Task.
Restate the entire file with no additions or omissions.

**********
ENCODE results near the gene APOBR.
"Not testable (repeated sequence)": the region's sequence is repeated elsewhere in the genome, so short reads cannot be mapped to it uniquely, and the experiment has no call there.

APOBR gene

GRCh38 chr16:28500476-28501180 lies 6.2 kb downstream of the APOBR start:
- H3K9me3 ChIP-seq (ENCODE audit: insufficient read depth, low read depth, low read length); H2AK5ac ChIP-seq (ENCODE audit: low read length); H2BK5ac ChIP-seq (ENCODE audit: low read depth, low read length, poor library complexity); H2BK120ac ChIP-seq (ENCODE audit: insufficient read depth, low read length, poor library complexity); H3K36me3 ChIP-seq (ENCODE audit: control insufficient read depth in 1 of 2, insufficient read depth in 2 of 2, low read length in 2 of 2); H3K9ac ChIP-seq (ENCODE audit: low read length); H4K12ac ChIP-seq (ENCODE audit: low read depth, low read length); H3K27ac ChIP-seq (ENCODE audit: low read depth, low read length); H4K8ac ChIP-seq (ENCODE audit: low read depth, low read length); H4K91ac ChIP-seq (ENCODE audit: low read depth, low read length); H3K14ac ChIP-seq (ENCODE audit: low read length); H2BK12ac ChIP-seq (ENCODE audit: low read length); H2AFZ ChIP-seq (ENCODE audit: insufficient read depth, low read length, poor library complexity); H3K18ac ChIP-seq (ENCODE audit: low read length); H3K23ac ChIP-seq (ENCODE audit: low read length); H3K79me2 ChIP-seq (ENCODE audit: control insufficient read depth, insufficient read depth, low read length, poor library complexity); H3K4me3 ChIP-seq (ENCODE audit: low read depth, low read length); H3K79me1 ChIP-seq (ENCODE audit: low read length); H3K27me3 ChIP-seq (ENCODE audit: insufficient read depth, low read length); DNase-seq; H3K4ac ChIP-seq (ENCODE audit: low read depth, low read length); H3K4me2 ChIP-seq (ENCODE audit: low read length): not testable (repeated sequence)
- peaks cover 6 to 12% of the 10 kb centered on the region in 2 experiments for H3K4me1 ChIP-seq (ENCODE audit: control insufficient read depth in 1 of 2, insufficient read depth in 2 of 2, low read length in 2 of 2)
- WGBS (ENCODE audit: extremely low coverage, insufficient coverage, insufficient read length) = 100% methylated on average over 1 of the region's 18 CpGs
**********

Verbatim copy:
ENCODE results near the gene APOBR.
"Not testable (repeated sequence)": the region's sequence is repeated elsewhere in the genome, so short reads cannot be mapped to it uniquely, and the experiment has no call there.

APOBR gene

GRCh38 chr16:28500476-28501180 lies 6.2 kb downstream of the APOBR start:
- H3K9me3 ChIP-seq (ENCODE audit: insufficient read depth, low read depth, low read length); H2AK5ac ChIP-seq (ENCODE audit: low read length); H2BK5ac ChIP-seq (ENCODE audit: low read depth, low read length, poor library complexity); H2BK120ac ChIP-seq (ENCODE audit: insufficient read depth, low read length, poor library complexity); H3K36me3 ChIP-seq (ENCODE audit: control insufficient read depth in 1 of 2, insufficient read depth in 2 of 2, low read length in 2 of 2); H3K9ac ChIP-seq (ENCODE audit: low read length); H4K12ac ChIP-seq (ENCODE audit: low read depth, low read length); H3K27ac ChIP-seq (ENCODE audit: low read depth, low read length); H4K8ac ChIP-seq (ENCODE audit: low read depth, low read length); H4K91ac ChIP-seq (ENCODE audit: low read depth, low read length); H3K14ac ChIP-seq (ENCODE audit: low read length); H2BK12ac ChIP-seq (ENCODE audit: low read length); H2AFZ ChIP-seq (ENCODE audit: insufficient read depth, low read length, poor library complexity); H3K18ac ChIP-seq (ENCODE audit: low read length); H3K23ac ChIP-seq (ENCODE audit: low read length); H3K79me2 ChIP-seq (ENCODE audit: control insufficient read depth, insufficient read depth, low read length, poor library complexity); H3K4me3 ChIP-seq (ENCODE audit: low read depth, low read length); H3K79me1 ChIP-seq (ENCODE audit: low read length); H3K27me3 ChIP-seq (ENCODE audit: insufficient read depth, low read length); DNase-seq; H3K4ac ChIP-seq (ENCODE audit: low read depth, low read length); H3K4me2 ChIP-seq (ENCODE audit: low read length): not testable (repeated sequence)
- peaks cover 6 to 12% of the 10 kb centered on the region in 2 experiments for H3K4me1 ChIP-seq (ENCODE audit: control insufficient read depth in 1 of 2, insufficient read depth in 2 of 2, low read length in 2 of 2)
- WGBS (ENCODE audit: extremely low coverage, insufficient coverage, insufficient read length) = 100% methylated on average over 1 of the region's 18 CpGs